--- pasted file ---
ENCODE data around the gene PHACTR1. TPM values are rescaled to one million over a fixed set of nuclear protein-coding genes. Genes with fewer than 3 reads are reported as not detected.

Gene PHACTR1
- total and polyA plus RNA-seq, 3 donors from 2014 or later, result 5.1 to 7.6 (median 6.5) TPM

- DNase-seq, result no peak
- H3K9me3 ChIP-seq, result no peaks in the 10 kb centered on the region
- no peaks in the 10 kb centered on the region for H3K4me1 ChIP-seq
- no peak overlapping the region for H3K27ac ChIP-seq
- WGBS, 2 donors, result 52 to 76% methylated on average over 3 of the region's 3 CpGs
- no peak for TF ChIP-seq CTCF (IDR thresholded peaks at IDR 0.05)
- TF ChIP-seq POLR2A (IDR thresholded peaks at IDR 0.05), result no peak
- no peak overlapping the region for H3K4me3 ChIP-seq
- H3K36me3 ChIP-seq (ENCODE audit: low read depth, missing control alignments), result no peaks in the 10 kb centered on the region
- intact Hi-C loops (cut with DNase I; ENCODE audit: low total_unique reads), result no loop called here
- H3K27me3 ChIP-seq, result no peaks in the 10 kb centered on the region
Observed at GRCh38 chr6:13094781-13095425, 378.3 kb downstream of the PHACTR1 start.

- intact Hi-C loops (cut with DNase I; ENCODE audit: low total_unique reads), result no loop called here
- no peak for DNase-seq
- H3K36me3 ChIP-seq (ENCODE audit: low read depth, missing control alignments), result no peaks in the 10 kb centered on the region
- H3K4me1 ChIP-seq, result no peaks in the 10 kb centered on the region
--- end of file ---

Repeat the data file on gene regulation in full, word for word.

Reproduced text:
ENCODE data around the gene PHACTR1. TPM values are rescaled to one million over a fixed set of nuclear protein-coding genes. Genes with fewer than 3 reads are reported as not detected.

Gene PHACTR1
- total and polyA plus RNA-seq, 3 donors from 2014 or later, result 5.1 to 7.6 (median 6.5) TPM

- DNase-seq, result no peak
- H3K9me3 ChIP-seq, result no peaks in the 10 kb centered on the region
- no peaks in the 10 kb centered on the region for H3K4me1 ChIP-seq
- no peak overlapping the region for H3K27ac ChIP-seq
- WGBS, 2 donors, result 52 to 76% methylated on average over 3 of the region's 3 CpGs
- no peak for TF ChIP-seq CTCF (IDR thresholded peaks at IDR 0.05)
- TF ChIP-seq POLR2A (IDR thresholded peaks at IDR 0.05), result no peak
- no peak overlapping the region for H3K4me3 ChIP-seq
- H3K36me3 ChIP-seq (ENCODE audit: low read depth, missing control alignments), result no peaks in the 10 kb centered on the region
- intact Hi-C loops (cut with DNase I; ENCODE audit: low total_unique reads), result no loop called here
- H3K27me3 ChIP-seq, result no peaks in the 10 kb centered on the region
Observed at GRCh38 chr6:13094781-13095425, 378.3 kb downstream of the PHACTR1 start.

- intact Hi-C loops (cut with DNase I; ENCODE audit: low total_unique reads), result no loop called here
- no peak for DNase-seq
- H3K36me3 ChIP-seq (ENCODE audit: low read depth, missing control alignments), result no peaks in the 10 kb centered on the region
- H3K4me1 ChIP-seq, result no peaks in the 10 kb centered on the region